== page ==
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I noticed that most (all?) SPAC warrants only become exercisable on the later of: (a) 12 months after the SPAC's IPO date, (b) 30 days after the de-SPAC transaction. I am surprised by this uniformity across many SPACs. What could be the reason(s) for the 30-day delay before the warrants can be exercised?

I have read this informative article — Special Purpose Acquisition Companies: An Introduction, which mentions the 30-days' delay but does not explain the reason for it.

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Warrant redemptions dilute the common shares, leading to a drop in price in most cases.

Here's an article that discusses dilution. I leave it to you to determine if it answers your question properly.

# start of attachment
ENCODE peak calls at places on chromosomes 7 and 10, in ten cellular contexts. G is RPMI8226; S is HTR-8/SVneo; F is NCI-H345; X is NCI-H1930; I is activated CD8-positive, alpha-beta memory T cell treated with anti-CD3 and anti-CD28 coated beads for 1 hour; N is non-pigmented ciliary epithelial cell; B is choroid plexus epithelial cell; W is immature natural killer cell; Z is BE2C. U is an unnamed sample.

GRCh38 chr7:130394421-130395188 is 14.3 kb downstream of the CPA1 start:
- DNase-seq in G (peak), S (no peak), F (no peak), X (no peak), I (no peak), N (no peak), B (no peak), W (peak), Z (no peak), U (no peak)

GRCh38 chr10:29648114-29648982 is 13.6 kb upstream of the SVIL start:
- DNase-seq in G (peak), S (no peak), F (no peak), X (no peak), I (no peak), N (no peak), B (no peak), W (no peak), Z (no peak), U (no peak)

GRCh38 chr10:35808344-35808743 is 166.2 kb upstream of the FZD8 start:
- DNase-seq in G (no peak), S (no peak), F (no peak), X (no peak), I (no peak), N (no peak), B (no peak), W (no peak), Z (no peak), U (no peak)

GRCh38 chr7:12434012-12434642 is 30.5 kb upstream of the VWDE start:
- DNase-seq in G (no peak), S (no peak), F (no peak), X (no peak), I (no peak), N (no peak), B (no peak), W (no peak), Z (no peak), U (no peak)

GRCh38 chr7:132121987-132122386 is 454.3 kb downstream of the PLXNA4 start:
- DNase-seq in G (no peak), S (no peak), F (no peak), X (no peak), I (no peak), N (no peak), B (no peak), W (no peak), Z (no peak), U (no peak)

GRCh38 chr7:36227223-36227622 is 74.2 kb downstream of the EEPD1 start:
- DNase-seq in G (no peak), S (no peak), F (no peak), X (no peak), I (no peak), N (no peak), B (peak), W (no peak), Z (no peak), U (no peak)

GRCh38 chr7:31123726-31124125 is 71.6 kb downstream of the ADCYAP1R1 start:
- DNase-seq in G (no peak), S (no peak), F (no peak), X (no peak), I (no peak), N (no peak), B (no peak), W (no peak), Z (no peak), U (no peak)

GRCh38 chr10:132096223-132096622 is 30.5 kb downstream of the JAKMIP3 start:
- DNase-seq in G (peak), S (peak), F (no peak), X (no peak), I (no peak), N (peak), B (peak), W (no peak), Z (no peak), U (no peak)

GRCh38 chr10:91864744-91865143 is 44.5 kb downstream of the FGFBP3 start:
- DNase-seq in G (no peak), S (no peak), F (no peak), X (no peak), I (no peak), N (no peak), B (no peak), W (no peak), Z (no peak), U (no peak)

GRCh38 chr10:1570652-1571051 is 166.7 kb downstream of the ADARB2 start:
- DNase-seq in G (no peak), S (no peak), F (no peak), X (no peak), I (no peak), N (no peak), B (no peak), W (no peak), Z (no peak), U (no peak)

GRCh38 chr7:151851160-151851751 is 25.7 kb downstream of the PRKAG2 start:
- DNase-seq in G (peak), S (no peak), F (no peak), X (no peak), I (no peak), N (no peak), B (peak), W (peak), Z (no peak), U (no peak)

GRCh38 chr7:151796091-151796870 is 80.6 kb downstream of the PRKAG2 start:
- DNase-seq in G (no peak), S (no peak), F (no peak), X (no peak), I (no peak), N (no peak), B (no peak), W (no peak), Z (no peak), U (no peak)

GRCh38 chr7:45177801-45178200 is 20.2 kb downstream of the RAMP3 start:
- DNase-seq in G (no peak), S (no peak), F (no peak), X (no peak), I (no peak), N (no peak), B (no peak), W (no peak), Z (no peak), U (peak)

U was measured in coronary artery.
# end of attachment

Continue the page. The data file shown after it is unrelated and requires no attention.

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  • I've read that article prior to asking this question (but I did not fully understand it). My question is: why not make the warrants exercisable on the day the merger is completed instead of waiting 30 days? Why delay?
    – Flux
    Dec 13, 2020 at 14:57
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    If indeed you are correct that most (all?) SPAC warrants have the exercise timetable that you laid out, then by reverse logic, they must want to delay the dilution that warrant exercise leads to since dilution is counter productive. I haven't been active in the IPO space since the years leading up to the internet bubble. At that time, many small cap IPOs issued units (common plus one or more warrants) and they kept the units intact for a period of time after the IPO in order to support price. It's not the same but perhaps it's the same reasoning process. Dec 13, 2020 at 16:49

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